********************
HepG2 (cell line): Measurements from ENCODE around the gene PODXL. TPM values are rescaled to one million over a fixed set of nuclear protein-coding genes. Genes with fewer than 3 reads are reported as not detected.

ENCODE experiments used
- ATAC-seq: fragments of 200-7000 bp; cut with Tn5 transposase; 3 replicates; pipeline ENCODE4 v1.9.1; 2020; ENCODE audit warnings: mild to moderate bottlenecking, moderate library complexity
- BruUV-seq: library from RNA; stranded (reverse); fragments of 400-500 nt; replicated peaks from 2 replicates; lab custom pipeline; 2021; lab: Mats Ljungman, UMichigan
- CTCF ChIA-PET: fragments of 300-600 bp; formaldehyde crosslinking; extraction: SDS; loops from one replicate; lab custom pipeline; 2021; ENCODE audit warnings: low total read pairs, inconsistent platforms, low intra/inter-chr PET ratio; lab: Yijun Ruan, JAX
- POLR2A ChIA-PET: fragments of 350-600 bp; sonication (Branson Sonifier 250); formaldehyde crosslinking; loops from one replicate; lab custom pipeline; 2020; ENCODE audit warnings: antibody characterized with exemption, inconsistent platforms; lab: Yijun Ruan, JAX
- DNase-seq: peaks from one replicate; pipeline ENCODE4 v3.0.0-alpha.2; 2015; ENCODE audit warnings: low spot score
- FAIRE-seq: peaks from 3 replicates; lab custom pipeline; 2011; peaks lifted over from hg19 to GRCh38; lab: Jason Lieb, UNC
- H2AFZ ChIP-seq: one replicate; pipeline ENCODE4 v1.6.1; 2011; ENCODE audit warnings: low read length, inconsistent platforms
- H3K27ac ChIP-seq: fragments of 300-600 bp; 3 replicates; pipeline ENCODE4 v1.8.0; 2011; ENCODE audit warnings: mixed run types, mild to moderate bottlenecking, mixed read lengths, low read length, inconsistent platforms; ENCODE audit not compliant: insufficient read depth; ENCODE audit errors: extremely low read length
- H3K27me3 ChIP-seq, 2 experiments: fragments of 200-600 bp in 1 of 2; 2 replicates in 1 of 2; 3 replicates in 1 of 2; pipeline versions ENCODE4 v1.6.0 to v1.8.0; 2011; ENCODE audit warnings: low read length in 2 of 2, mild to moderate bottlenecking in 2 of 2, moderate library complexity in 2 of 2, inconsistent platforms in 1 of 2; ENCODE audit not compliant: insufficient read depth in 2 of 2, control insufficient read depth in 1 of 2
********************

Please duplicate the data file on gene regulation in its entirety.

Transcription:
HepG2 (cell line): Measurements from ENCODE around the gene PODXL. TPM values are rescaled to one million over a fixed set of nuclear protein-coding genes. Genes with fewer than 3 reads are reported as not detected.

ENCODE experiments used
- ATAC-seq: fragments of 200-7000 bp; cut with Tn5 transposase; 3 replicates; pipeline ENCODE4 v1.9.1; 2020; ENCODE audit warnings: mild to moderate bottlenecking, moderate library complexity
- BruUV-seq: library from RNA; stranded (reverse); fragments of 400-500 nt; replicated peaks from 2 replicates; lab custom pipeline; 2021; lab: Mats Ljungman, UMichigan
- CTCF ChIA-PET: fragments of 300-600 bp; formaldehyde crosslinking; extraction: SDS; loops from one replicate; lab custom pipeline; 2021; ENCODE audit warnings: low total read pairs, inconsistent platforms, low intra/inter-chr PET ratio; lab: Yijun Ruan, JAX
- POLR2A ChIA-PET: fragments of 350-600 bp; sonication (Branson Sonifier 250); formaldehyde crosslinking; loops from one replicate; lab custom pipeline; 2020; ENCODE audit warnings: antibody characterized with exemption, inconsistent platforms; lab: Yijun Ruan, JAX
- DNase-seq: peaks from one replicate; pipeline ENCODE4 v3.0.0-alpha.2; 2015; ENCODE audit warnings: low spot score
- FAIRE-seq: peaks from 3 replicates; lab custom pipeline; 2011; peaks lifted over from hg19 to GRCh38; lab: Jason Lieb, UNC
- H2AFZ ChIP-seq: one replicate; pipeline ENCODE4 v1.6.1; 2011; ENCODE audit warnings: low read length, inconsistent platforms
- H3K27ac ChIP-seq: fragments of 300-600 bp; 3 replicates; pipeline ENCODE4 v1.8.0; 2011; ENCODE audit warnings: mixed run types, mild to moderate bottlenecking, mixed read lengths, low read length, inconsistent platforms; ENCODE audit not compliant: insufficient read depth; ENCODE audit errors: extremely low read length
- H3K27me3 ChIP-seq, 2 experiments: fragments of 200-600 bp in 1 of 2; 2 replicates in 1 of 2; 3 replicates in 1 of 2; pipeline versions ENCODE4 v1.6.0 to v1.8.0; 2011; ENCODE audit warnings: low read length in 2 of 2, mild to moderate bottlenecking in 2 of 2, moderate library complexity in 2 of 2, inconsistent platforms in 1 of 2; ENCODE audit not compliant: insufficient read depth in 2 of 2, control insufficient read depth in 1 of 2